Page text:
OK, so this one has been quite a while in the making. The old Art and Design College is probably the most prominent abandoned building in Ashford and back in September I had a scout about and climbed the building, looking for a way in to no avail. After mentioning this on 28 Days Later One Flew East mentioned that he thought that there was a bomb shelter in the grounds somewhere. A few weeks later I went on a hunt for it, which, after an hour proved fruitless. However, that evening I did some more online research and realised that I'd been standing pretty much on top of the entrance. I didn't get another chance to have a look again until last night. I visited with the bare essentials (camera, tripod, P7, no other accessories) in tennis attire.
A note to anyone wishing to visit this - entrance is sketchy and not for the overweight. Exercise caution.
I have been told that the Art and Design College building was once used as a hospital during the war, which seems to fit together with this statement found on Sussex History Forum:
“I was in Ashford Hospital for a hernia operation – in those days they didn’t send you out the next day as they do now. You were in for three weeks with 10 days in bed.
The warning went just before the raid started and all patients who could went to the shelter. Several others and myself were still confined to bed. The raid was carried out by FW190 fighter-bombers, flying very low, presumably the main target was the railway works. There was lots of anti-aircraft fire when suddenly there was a loud explosion – one of the FW190s had been hit and exploded over Stanhay’s Agricultural Engineers in Godinton Road, about a quarter of a mile from the hospital, killing and wounding quite a number. Seconds after, a lump of ceiling crashed down between my bed and the old gentleman in the next bed. On inspection afterwards, they found a lump of the FW190’s engine had come through the roof and lodged in the cross beam between our beds.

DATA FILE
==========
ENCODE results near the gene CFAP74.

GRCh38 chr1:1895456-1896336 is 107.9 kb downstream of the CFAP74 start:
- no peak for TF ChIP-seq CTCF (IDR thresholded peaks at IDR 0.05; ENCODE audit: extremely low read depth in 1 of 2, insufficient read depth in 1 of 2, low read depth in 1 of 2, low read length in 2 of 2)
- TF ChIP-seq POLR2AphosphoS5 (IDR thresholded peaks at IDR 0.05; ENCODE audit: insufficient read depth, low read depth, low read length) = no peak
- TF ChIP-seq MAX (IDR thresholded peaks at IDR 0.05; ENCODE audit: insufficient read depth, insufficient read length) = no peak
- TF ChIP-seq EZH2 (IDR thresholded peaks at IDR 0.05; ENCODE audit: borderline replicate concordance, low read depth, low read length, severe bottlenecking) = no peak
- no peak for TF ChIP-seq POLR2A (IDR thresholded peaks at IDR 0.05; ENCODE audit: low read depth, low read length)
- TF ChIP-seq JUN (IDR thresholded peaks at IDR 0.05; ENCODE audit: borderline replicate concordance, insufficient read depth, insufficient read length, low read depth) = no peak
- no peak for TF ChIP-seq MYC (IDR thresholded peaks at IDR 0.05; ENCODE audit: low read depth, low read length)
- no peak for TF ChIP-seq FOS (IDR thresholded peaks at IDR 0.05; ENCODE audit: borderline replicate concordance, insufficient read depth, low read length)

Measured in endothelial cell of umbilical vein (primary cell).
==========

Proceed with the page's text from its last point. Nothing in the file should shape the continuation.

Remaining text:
After what seemed a long time, the casualties started being brought into the ward and was soon full and camp beds were put in the middle and down the corridor with three men ending up in the Women’s Ward! Some of the casualties were very serious and didn’t make it.
I was 12 and a half when this happened and those days there were no trauma clinics or counselling. You just had to get on with it”
After looking around the College building (possibly more on that to follow) I went over to the entrance to the shelter, and after a very, very tight squeeze, began to make my way around. Above are original chemical toilets.
The shelter reminds me of the Folkestone Remembrance Road bunker in that it was quite small, although lacking in more spacious rooms. The photo above shows metal rails that line this part of the shelter.
There were originally three entrances: two staircases and one ladder, but two of these have now been covered. The shelter was in very good condition really; no flooding although there was a few bits of rubbish from over the years lying around.
Pretty sure that the chair isn't from the original era.
This photo of the ladder was one of the toughest photos that I've taken in terms of setting the camera up. Came out alright though.